Looks Like Assange May Soon Be Headed to US

UK home secretary gives the OK to extradite WikiLeaks founder; he has 14 days to appeal
By Jenn Gidman,  Newser Staff
Posted Jun 17, 2022 7:33 AM CDT
UK Clears the Way for Assange Extradition
WikiLeaks founder Julian Assange is taken from court in London on May 1, 2019.   (AP Photo/Matt Dunham, File)

The final step in approving Julian Assange's extradition from the UK to the United States to face espionage charges has been taken. In April, a British judge gave the green light to move the WikiLeaks founder overseas, and on Friday, Priti Patel, Britain's home secretary, gave her OK as well, reports USA Today. The case had made its way to Patel's desk after the British Supreme Court had previously ruled there were no roadblocks to Assange, currently held in London's Belmarsh Prison, being extradited over concerns of how he'd be treated in US prisons. ABC News notes that Assange has 14 days to appeal, and per a statement from WikiLeaks, which called Patel's decision "a dark day for press freedom and for British democracy," he'll do just that.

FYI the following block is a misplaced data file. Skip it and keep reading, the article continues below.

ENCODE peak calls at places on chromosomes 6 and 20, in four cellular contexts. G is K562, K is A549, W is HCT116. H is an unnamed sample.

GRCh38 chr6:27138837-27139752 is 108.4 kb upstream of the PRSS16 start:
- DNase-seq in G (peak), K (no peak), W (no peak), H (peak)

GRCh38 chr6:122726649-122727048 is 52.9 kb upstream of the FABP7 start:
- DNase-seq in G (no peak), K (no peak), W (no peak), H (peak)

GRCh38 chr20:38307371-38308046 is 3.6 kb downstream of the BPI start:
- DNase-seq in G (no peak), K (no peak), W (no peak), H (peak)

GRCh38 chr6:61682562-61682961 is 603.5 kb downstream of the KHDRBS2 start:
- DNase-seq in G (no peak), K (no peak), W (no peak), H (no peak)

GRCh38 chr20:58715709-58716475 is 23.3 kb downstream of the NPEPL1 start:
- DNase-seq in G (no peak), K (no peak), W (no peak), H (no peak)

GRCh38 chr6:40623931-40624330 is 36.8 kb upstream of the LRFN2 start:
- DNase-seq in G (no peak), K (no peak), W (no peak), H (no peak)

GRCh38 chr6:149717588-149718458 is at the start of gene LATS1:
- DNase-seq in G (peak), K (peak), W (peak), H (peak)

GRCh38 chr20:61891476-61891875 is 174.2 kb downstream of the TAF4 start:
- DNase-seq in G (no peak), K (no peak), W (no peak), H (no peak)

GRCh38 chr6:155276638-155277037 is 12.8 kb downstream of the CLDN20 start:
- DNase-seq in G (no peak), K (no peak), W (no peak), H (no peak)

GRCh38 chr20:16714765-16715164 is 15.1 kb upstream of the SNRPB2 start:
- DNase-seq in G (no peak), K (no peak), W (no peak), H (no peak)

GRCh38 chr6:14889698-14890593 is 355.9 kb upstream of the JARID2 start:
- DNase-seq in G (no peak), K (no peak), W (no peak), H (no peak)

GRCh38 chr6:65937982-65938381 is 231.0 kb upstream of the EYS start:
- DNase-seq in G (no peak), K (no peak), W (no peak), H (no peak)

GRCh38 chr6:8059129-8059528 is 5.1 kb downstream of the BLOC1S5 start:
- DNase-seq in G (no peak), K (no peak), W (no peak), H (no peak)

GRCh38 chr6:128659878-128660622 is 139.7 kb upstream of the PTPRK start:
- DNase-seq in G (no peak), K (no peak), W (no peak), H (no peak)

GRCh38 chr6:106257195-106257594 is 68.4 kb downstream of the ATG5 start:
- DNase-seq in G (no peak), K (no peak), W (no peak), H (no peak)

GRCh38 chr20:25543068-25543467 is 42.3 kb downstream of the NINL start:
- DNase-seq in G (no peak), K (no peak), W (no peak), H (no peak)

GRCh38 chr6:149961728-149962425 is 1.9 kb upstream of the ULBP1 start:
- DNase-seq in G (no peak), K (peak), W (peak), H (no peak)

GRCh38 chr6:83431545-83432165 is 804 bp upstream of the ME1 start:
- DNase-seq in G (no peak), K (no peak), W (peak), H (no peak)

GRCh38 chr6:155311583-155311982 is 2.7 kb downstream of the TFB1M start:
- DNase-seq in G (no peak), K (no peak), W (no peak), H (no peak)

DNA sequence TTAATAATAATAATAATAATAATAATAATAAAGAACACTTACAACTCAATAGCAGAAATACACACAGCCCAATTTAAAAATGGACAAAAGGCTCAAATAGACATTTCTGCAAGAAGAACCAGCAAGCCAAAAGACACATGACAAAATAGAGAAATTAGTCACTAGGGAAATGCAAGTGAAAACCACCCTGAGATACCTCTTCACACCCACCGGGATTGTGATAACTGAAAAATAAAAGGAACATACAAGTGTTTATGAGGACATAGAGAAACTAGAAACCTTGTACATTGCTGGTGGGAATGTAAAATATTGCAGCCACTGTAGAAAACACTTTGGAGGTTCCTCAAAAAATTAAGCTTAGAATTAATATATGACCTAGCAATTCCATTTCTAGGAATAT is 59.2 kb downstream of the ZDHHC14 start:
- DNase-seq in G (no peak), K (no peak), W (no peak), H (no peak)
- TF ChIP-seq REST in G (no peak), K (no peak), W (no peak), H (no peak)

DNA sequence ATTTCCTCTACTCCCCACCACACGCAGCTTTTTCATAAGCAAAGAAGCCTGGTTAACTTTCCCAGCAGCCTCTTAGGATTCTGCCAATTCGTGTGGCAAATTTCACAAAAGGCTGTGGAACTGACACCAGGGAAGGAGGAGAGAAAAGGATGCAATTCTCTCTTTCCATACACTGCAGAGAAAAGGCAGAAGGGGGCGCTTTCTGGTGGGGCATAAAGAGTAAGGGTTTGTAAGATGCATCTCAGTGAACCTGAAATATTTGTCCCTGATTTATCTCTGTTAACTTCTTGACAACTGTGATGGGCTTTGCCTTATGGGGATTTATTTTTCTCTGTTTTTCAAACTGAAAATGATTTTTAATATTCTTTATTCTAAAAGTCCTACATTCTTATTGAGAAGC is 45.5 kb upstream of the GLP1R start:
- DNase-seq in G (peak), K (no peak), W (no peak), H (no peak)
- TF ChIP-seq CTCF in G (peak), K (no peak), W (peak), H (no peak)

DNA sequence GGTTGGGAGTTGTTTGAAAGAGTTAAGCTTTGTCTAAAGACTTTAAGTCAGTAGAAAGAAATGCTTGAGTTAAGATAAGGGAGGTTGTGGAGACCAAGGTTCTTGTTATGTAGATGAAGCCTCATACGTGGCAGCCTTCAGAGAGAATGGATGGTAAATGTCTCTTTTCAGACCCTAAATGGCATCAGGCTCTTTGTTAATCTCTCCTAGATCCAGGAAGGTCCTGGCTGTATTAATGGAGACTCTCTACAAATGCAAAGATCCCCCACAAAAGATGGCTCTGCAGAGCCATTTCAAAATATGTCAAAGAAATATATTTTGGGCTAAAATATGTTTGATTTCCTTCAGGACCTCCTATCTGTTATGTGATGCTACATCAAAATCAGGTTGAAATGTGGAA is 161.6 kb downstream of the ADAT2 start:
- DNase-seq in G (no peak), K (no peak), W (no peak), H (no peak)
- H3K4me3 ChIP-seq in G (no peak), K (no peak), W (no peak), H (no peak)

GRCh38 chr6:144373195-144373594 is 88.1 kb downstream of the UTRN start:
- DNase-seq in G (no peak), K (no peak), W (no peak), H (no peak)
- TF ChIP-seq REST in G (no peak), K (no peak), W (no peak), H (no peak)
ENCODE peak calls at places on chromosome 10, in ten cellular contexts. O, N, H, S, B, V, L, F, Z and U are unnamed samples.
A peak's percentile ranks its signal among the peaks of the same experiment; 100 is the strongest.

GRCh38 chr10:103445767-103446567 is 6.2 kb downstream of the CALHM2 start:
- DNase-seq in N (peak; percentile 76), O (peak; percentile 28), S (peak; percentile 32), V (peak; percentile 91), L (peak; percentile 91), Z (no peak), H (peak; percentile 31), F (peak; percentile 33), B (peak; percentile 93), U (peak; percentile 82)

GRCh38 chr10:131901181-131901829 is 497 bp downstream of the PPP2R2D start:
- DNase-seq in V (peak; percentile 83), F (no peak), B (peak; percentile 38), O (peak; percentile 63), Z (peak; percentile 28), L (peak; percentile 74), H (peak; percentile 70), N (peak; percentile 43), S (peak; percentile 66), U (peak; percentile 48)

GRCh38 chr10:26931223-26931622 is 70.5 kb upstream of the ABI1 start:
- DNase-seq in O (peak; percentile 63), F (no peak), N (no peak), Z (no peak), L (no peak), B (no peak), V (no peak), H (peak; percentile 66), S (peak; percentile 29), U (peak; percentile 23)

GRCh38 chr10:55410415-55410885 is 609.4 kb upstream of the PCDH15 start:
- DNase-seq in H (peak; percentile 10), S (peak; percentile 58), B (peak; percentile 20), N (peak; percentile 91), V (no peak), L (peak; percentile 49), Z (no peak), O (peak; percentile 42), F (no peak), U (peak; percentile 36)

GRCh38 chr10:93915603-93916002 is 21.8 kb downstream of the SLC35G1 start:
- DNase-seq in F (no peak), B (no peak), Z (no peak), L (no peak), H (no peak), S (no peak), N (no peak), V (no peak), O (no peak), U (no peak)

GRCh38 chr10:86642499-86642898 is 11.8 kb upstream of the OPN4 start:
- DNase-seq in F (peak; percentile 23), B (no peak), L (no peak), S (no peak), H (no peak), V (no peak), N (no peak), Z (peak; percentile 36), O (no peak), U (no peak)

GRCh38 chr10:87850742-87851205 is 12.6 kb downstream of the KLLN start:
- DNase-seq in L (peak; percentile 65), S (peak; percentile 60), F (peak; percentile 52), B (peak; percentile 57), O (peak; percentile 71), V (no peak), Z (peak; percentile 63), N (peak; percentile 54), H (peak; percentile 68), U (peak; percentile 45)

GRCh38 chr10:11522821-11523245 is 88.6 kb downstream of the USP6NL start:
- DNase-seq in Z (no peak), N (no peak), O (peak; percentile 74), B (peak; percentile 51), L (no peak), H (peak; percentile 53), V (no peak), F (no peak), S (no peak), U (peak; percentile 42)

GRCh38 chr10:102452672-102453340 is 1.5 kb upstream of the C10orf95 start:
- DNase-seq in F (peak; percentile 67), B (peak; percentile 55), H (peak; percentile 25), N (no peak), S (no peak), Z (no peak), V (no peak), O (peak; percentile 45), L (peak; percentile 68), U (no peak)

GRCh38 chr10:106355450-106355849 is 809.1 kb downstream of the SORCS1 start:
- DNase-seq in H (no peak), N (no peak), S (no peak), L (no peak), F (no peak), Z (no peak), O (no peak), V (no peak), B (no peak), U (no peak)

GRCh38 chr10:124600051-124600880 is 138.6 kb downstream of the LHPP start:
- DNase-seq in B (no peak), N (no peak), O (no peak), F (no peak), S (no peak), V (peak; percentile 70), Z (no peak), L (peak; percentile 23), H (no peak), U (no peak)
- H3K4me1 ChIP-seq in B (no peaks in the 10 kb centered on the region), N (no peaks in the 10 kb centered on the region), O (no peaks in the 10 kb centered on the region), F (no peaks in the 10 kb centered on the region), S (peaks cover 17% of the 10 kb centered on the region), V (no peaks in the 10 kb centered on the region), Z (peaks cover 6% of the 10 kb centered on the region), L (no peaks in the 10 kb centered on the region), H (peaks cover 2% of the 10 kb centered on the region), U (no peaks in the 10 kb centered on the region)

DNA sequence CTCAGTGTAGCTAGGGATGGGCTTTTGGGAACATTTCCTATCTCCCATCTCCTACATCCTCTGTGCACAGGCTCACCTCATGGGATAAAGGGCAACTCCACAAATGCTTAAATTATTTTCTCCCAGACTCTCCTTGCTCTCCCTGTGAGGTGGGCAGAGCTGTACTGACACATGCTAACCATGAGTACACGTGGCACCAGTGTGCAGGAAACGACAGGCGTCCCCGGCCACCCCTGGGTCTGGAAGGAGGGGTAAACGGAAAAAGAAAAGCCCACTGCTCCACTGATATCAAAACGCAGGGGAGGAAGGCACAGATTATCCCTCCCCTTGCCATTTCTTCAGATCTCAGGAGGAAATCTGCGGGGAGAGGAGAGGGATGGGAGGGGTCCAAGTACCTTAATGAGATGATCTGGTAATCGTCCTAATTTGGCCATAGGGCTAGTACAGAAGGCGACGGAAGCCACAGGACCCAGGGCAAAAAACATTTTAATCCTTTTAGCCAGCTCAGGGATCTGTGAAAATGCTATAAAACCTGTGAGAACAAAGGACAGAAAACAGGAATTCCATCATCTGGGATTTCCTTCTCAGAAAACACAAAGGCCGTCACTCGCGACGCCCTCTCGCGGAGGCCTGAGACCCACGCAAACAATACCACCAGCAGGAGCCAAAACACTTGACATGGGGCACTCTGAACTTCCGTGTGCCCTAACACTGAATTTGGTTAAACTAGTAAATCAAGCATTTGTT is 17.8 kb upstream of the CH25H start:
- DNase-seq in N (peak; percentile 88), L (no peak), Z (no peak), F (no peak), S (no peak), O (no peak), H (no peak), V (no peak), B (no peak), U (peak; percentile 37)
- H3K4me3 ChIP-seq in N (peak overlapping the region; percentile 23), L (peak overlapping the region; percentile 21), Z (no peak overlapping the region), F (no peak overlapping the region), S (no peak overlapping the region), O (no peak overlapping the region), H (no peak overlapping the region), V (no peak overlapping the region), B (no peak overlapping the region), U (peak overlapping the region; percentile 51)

"Julian did nothing wrong," the statement notes. "He has committed no crime and is not a criminal. He is a journalist and a publisher, and he is being punished for doing his job." Assange, 50, has been indicted on 18 charges by the US Justice Department over allegations that he conspired with and "aided and abetted" ex-Army intel analyst Chelsea Manning in obtaining classified documents, then published them on WikiLeaks. Assange's legal team says he could see up to 175 years behind bars if convicted, though US authorities say his sentence will likely be much less harsh.

The Guardian notes the pushback that Patel's ruling is drawing from journalists, MPs, and pro-Assange activists. "Journalists in Britain and elsewhere will be very worried by the decision to extradite Julian Assange to the US—both for his own well-being & for the precedent it creates for journalism worldwide," BBC broadcaster John Simpson posted on Twitter. The UK's Home Office, meanwhile, suggests its hands were tied. "Under the Extradition Act 2003, the secretary of state must sign an extradition order if there are no grounds to prohibit the order being made," the agency said in a statement, per ABC. "Extradition requests are only sent to the home secretary once a judge decides it can proceed after considering various aspects of the case." (More Julian Assange stories.)

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